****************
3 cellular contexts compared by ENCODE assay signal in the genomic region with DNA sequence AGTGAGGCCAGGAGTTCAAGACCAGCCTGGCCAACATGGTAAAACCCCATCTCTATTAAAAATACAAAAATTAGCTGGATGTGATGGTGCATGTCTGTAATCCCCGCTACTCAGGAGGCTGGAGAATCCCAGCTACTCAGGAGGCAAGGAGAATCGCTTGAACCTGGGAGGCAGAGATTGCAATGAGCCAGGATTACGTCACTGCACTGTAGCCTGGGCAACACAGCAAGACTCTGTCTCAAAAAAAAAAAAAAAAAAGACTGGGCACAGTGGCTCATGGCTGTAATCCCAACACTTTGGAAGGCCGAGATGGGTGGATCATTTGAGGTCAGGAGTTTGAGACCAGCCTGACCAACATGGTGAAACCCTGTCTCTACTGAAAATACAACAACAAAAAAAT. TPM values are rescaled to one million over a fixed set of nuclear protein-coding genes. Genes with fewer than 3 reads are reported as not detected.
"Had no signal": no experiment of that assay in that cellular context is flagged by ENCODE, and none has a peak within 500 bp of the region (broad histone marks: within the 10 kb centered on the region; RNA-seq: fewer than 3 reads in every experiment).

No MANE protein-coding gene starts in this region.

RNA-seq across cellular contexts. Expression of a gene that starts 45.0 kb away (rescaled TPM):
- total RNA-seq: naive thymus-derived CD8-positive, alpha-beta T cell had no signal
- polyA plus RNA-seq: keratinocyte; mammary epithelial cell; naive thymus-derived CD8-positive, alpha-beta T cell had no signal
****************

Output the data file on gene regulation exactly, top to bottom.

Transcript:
3 cellular contexts compared by ENCODE assay signal in the genomic region with DNA sequence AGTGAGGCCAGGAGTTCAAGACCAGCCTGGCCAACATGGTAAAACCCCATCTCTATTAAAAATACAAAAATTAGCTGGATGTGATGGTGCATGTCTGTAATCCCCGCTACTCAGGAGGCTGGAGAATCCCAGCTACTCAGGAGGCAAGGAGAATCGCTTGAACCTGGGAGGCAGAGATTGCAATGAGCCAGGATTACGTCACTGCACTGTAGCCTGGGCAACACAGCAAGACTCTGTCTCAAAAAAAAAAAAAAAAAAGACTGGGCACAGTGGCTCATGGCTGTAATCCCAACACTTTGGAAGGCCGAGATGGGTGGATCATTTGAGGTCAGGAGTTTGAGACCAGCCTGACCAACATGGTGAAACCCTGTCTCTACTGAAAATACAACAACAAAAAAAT. TPM values are rescaled to one million over a fixed set of nuclear protein-coding genes. Genes with fewer than 3 reads are reported as not detected.
"Had no signal": no experiment of that assay in that cellular context is flagged by ENCODE, and none has a peak within 500 bp of the region (broad histone marks: within the 10 kb centered on the region; RNA-seq: fewer than 3 reads in every experiment).

No MANE protein-coding gene starts in this region.

RNA-seq across cellular contexts. Expression of a gene that starts 45.0 kb away (rescaled TPM):
- total RNA-seq: naive thymus-derived CD8-positive, alpha-beta T cell had no signal
- polyA plus RNA-seq: keratinocyte; mammary epithelial cell; naive thymus-derived CD8-positive, alpha-beta T cell had no signal